[Book Review]: "The Last of an Age: The Making and Unmaking of a Sixteenth-Century Ottoman Poet"
MetadataShow full item record
CitationBozovic, M. (2021). [Book Review]: "The Last of an Age: The Making and Unmaking of a Sixteenth-Century Ottoman Poet. By Sooyong Kim. Oxford, UK and New York: Routledge, 2018. xiv + 155 pp. Hardcover $155, ISBN 9780367879075". Comparative Literature Studies, 58(2), 22-25.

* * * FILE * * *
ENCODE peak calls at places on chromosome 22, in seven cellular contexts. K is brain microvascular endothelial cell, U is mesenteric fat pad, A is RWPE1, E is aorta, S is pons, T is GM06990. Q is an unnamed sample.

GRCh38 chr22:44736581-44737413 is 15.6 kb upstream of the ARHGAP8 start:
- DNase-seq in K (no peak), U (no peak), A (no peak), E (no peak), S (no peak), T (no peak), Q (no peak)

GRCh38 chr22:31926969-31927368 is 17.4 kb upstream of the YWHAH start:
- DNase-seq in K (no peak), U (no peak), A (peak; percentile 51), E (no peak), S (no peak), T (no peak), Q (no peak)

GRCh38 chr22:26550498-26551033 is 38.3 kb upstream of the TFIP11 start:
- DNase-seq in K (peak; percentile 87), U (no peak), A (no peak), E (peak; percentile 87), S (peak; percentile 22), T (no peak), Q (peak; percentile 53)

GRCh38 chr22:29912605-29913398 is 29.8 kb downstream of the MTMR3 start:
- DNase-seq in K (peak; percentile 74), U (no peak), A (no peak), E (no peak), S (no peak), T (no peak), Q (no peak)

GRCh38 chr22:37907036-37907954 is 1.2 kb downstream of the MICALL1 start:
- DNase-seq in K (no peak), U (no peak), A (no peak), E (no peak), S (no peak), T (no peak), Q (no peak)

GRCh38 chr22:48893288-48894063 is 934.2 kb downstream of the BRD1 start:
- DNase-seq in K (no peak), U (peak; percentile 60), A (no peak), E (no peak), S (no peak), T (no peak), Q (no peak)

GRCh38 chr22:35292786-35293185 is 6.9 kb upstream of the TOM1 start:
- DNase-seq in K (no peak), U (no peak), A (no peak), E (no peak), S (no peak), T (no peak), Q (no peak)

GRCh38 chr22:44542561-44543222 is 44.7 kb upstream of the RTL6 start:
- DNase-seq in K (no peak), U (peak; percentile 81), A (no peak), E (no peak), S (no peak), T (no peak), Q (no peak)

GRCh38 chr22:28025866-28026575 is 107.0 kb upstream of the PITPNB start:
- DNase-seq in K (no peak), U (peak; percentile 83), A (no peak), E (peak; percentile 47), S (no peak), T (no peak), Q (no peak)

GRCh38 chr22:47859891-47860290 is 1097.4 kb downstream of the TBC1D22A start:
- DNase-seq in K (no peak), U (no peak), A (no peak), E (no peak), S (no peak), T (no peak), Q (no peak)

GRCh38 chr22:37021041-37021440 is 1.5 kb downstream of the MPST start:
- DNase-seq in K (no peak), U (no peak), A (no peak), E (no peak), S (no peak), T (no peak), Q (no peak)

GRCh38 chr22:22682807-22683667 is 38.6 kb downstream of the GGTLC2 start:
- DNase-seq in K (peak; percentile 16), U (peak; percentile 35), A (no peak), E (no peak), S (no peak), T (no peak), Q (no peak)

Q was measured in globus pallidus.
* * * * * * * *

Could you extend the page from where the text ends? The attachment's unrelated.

It is never easy to write a book. Even less so if you want to incorporate into one book diverse topics that range from language movements to poetic canon formation and reception of a poet among different social groups. Nevertheless, Sooyong Kim did so with his book in which he, curiously, [End Page e-22] focuses on relatively neglected sixteenth-century poet Zati. Following contemporary and some later poets' biographies called tezkire, Kim reconstructs Zati's life from the rocky way to success to equally rocky way back to disregard by court patrons. That this is not yet another compilation of biographical fragments from historical sources supported by analyses of couplets that should illustrate poet's contribution to the Ottoman poetry is seen in the introductory chapter of the book. Kim uses Zati's life and poetical output to answer a much more valuable question of the making and unmaking of the Ottoman canon. By introducing a novel approach of examining the interplay of court and patron influences, rivalry between the poets, poets' mentorship lineages, poets' linguistic preferences, and poets' education levels, the author leads us to disregard the previous observations that the palace was the only judge of the elite's taste, and distinguishes the burgeoning medrese-educated bureaucratic echelon of sultan Süleyman's period as the preeminent force in the selection of the "Ottoman way."...